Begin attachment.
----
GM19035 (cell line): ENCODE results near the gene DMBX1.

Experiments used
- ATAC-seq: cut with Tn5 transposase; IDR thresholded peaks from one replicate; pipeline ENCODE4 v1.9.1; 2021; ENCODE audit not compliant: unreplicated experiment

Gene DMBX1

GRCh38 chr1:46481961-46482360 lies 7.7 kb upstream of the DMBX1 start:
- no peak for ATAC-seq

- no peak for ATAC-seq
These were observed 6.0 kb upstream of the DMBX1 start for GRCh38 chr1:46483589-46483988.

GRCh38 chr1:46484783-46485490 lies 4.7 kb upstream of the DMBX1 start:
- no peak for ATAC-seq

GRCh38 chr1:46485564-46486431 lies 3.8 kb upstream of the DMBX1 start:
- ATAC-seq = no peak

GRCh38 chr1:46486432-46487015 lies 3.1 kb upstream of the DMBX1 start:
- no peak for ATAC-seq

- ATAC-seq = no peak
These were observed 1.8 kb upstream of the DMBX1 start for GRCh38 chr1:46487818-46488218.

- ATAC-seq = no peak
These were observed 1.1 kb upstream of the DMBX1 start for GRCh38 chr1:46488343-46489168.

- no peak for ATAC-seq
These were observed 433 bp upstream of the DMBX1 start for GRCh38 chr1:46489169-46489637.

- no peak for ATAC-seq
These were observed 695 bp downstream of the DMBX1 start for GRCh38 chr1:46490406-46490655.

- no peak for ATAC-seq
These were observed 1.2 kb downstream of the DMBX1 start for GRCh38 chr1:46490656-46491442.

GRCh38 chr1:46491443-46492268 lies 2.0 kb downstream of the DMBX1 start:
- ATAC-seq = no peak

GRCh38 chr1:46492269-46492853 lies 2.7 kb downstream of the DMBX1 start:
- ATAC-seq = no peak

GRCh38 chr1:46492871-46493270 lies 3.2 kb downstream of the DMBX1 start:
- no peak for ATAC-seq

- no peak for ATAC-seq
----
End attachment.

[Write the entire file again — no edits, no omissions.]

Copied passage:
GM19035 (cell line): ENCODE results near the gene DMBX1.

Experiments used
- ATAC-seq: cut with Tn5 transposase; IDR thresholded peaks from one replicate; pipeline ENCODE4 v1.9.1; 2021; ENCODE audit not compliant: unreplicated experiment

Gene DMBX1

GRCh38 chr1:46481961-46482360 lies 7.7 kb upstream of the DMBX1 start:
- no peak for ATAC-seq

- no peak for ATAC-seq
These were observed 6.0 kb upstream of the DMBX1 start for GRCh38 chr1:46483589-46483988.

GRCh38 chr1:46484783-46485490 lies 4.7 kb upstream of the DMBX1 start:
- no peak for ATAC-seq

GRCh38 chr1:46485564-46486431 lies 3.8 kb upstream of the DMBX1 start:
- ATAC-seq = no peak

GRCh38 chr1:46486432-46487015 lies 3.1 kb upstream of the DMBX1 start:
- no peak for ATAC-seq

- ATAC-seq = no peak
These were observed 1.8 kb upstream of the DMBX1 start for GRCh38 chr1:46487818-46488218.

- ATAC-seq = no peak
These were observed 1.1 kb upstream of the DMBX1 start for GRCh38 chr1:46488343-46489168.

- no peak for ATAC-seq
These were observed 433 bp upstream of the DMBX1 start for GRCh38 chr1:46489169-46489637.

- no peak for ATAC-seq
These were observed 695 bp downstream of the DMBX1 start for GRCh38 chr1:46490406-46490655.

- no peak for ATAC-seq
These were observed 1.2 kb downstream of the DMBX1 start for GRCh38 chr1:46490656-46491442.

GRCh38 chr1:46491443-46492268 lies 2.0 kb downstream of the DMBX1 start:
- ATAC-seq = no peak

GRCh38 chr1:46492269-46492853 lies 2.7 kb downstream of the DMBX1 start:
- ATAC-seq = no peak

GRCh38 chr1:46492871-46493270 lies 3.2 kb downstream of the DMBX1 start:
- no peak for ATAC-seq

- no peak for ATAC-seq